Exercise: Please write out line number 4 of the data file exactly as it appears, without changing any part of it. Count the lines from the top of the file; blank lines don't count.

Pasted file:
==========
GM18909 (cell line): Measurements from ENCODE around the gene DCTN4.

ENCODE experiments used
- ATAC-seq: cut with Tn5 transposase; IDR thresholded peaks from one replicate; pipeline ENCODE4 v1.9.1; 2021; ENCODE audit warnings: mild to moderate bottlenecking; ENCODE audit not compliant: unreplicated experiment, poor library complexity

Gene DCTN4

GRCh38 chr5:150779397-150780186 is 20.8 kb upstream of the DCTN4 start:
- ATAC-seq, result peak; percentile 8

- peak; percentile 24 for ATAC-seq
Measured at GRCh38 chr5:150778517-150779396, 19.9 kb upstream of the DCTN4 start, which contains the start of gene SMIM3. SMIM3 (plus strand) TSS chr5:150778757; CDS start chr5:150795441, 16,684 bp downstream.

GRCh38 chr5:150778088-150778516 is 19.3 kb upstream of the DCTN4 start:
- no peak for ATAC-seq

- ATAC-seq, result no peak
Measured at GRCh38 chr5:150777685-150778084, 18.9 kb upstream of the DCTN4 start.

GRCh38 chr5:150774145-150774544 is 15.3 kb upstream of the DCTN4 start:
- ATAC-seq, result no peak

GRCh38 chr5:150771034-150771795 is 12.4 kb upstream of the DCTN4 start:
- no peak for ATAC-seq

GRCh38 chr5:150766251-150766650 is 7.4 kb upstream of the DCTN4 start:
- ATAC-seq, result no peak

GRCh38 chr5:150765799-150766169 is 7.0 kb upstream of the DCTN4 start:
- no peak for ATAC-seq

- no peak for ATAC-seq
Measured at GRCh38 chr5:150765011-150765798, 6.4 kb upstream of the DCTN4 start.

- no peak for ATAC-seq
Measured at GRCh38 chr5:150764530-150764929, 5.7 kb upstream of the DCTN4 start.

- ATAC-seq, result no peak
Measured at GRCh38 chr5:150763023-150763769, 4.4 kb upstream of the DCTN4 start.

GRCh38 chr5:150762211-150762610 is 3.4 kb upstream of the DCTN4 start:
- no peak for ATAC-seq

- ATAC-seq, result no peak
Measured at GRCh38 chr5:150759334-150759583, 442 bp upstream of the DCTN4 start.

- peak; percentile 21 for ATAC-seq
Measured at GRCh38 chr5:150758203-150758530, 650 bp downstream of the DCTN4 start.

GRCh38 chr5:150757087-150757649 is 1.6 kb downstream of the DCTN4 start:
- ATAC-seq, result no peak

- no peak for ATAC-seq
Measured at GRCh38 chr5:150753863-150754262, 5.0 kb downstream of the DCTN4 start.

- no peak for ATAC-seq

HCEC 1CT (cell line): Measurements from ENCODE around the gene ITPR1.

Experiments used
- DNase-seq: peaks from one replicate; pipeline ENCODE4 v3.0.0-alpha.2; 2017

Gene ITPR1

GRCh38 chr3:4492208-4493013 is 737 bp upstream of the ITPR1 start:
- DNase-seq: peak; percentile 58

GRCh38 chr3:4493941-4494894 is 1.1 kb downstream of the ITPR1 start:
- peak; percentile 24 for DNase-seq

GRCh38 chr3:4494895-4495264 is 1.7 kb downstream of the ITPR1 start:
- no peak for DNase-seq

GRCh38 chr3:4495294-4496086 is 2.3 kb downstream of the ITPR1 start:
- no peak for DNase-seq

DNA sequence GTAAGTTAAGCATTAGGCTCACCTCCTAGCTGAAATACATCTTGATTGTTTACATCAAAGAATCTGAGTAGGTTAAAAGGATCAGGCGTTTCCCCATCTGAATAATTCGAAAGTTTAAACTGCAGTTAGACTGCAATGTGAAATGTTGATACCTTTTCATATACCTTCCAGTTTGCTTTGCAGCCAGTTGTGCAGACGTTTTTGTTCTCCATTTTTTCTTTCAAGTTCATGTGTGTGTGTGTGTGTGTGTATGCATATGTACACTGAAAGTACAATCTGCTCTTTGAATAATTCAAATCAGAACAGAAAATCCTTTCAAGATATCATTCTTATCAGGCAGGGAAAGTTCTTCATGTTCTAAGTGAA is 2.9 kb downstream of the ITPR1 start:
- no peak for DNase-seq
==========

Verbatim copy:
Gene DCTN4